Main definitions of mere in English

: mere1mere2mere3

mere1

Pronunciation /mir/ /mɪr/

See synonyms for mere

Translate mere into Spanish

adjective

attributive
  • 1That is solely or no more or better than what is specified.

    ‘questions that cannot be answered by mere mortals’
    • ‘it happened a mere decade ago’
    • ‘Our ideas today of discourse and archives must be radically modified and can no longer be defined as Foucault painstakingly tried to describe them a mere two decades ago.’
    • ‘Was it a mere decade ago he was teaching me about history?’
    • ‘A mere decade ago, we were all stupid, docile sheep.’
    • ‘However, just a few decades ago, the mere mention of weight training was taboo in a lot of the popular sports.’
    • ‘A decade ago a mere palm full of gel or mousse used to tame your locks into submission for the weekend.’
    • ‘Sure, I'm stating the obvious, but it wasn't this way a mere year ago, was it?’
    • ‘Unfortunately, this contradicts what the president said a mere three days ago.’
    • ‘Clearly, the whole thing was a mere idea two weeks ago, and already demolition has begun.’
    • ‘The boarding action techniques they were practicing were added to the requests a mere three days ago, in a new strategy devised by Admiral Korbin.’
    • ‘A mere eight years ago, France was brought to its knees by crippling strikes when the government tried to force through pension reforms.’
    • ‘The smile I had mere seconds ago was replaced with a look of uneasiness.’
    • ‘The cause of her current angst came from the collapsing of her younger brother inside their home a mere three days ago.’
    • ‘Rush, mere months ago the sweetest swingman in the country, now looks scared and confused on the court.’
    • ‘She couldn't bring herself to tell Cassie what had happened a mere hour ago.’
    • ‘Never let the parents know, he had warned what seemed like mere glasses ago.’
    • ‘Immediately he recalled the events that had just taken place mere days ago.’
    • ‘They spoke of girls whom a mere day ago were their friends, supposedly best inseparable ones at that.’
    • ‘It somehow reminded her so much of feelings that had only slipped through her fingers mere weeks ago.’
    • ‘It was actually quite funny to him how the bullet weapons had seemed so advanced to him a mere seven moths ago.’
    • ‘He definitely was not drunk now, but mere moments ago, he had seemed to be as drunk as an alcoholic.’
    trifling, meagre, bare, trivial, paltry, basic, scant, scanty, skimpy, minimal, slender
    View synonyms
    1. 1.1the merestThe smallest or slightest.
      ‘the merest hint of makeup’
      • ‘He saw her slim frame tense slightly, and the merest hint of a smile, but there was no reply.’
      • ‘No sir, these are nameless ones without the merest hint of date or place.’
      • ‘I want to do that slight nod of the head, the merest hint of a smile and have that: ‘we did it’ glow.’
      • ‘People dived for cover when there was a brief spatter of rain; people brought out the warm coats when there was the merest hint of a sharp nip.’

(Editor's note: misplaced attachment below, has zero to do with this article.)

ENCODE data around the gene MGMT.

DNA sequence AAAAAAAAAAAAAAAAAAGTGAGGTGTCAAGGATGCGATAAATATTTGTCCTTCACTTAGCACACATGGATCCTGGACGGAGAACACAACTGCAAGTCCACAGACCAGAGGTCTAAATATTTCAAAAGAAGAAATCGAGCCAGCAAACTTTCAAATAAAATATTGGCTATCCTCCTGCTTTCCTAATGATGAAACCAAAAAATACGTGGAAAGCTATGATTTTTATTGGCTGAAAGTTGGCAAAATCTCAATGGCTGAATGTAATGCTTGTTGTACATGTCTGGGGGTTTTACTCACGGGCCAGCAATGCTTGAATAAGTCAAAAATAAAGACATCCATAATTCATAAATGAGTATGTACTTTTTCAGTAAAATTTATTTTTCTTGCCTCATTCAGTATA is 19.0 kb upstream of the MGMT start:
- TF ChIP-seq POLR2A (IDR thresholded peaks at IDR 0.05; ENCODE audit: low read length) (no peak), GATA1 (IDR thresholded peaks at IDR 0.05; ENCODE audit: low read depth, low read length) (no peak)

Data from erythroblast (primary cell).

• ‘The merest hint of deception or back-sliding was enough to cause loss of face within the community at large.’
      • ‘One would not need to be a Rocket Scientist to figure out that the vultures would be circling at the merest hint of Him becoming available.’
      • ‘The meat needed only the merest hint of persuasion to drop from the bone and was the melt-in-your-mouth lamb you dream of, but rarely encounter.’
      • ‘At the merest hint of food, the chickens, four in all plus Titus, the rooster, swirled around her.’
      • ‘He also had the merest hint of grey to his dark hair.’
      • ‘Lib stared at him blankly, then her face showed the merest hints of a frown.’
      • ‘The light that had taken so long to die out would come back at the merest hint of loved ones or those that had cared for the person.’
      • ‘Perhaps slightly above the norm for fashionable young people, but that's just the effect of the merest hint of urbanisation.’
      • ‘He has made little impact so far; his merest hint that leading the league might induce a little wind was dismissed with contempt.’
      • ‘Most red wine drinkers will appreciate the enjoyable nose aromas of blackfruits with just the merest hint of violets.’
      • ‘It's quite amazing; the merest hint of a parking ticket is enough to start car engines at almost a hundred metres.’
      • ‘Weighty and exceptionally smooth in the mouth with the just the merest hint of liquorice, potatoes and spice.’
      • ‘The best thing about a history so steeped in mediocrity is that the merest hint of progress comes as a pleasant surprise.’
      • ‘It's a statement, not a question, said a little stiffly with the merest hint of hurt.’
      • ‘It is when there is the merest hint of cheating on either side that an activity is undermined.’
      • ‘For this reason, King's determination to keep a tight lid on price rises could see interest rates creep up at the merest hint of rising inflation.’

Origin

Late Middle English (in the senses ‘pure’ and ‘sheer, downright’): from Latin merus ‘undiluted’.

Main definitions of mere in English

: mere1mere2mere3

mere2

Pronunciation /mir/ /mɪr/

See synonyms for mere

Translate mere into Spanish

noun

literary British
  • A lake, pond, or arm of the sea.

    ‘the stream widens into a mere where hundreds of geese gather’
    • ‘Hornsea Mere’
    • ‘Cecilia's surname Dela-mere puns ingeniously: over the sea, but also over the mere or lake.’

Origin

Old English, of Germanic origin; related to Dutch meer ‘lake’ and German Meer ‘sea’, from an Indo-European root shared by Russian more and Latin mare.

Main definitions of mere in English

: mere1mere2mere3

mere3

Pronunciation /ˈmerē/ /ˈmɛri/

See synonyms for mere

Translate mere into Spanish

noun

  • A Maori war club, especially one made of greenstone.

Origin

Maori.

Pronunciation

mere

/ˈmerē/ /ˈmɛri/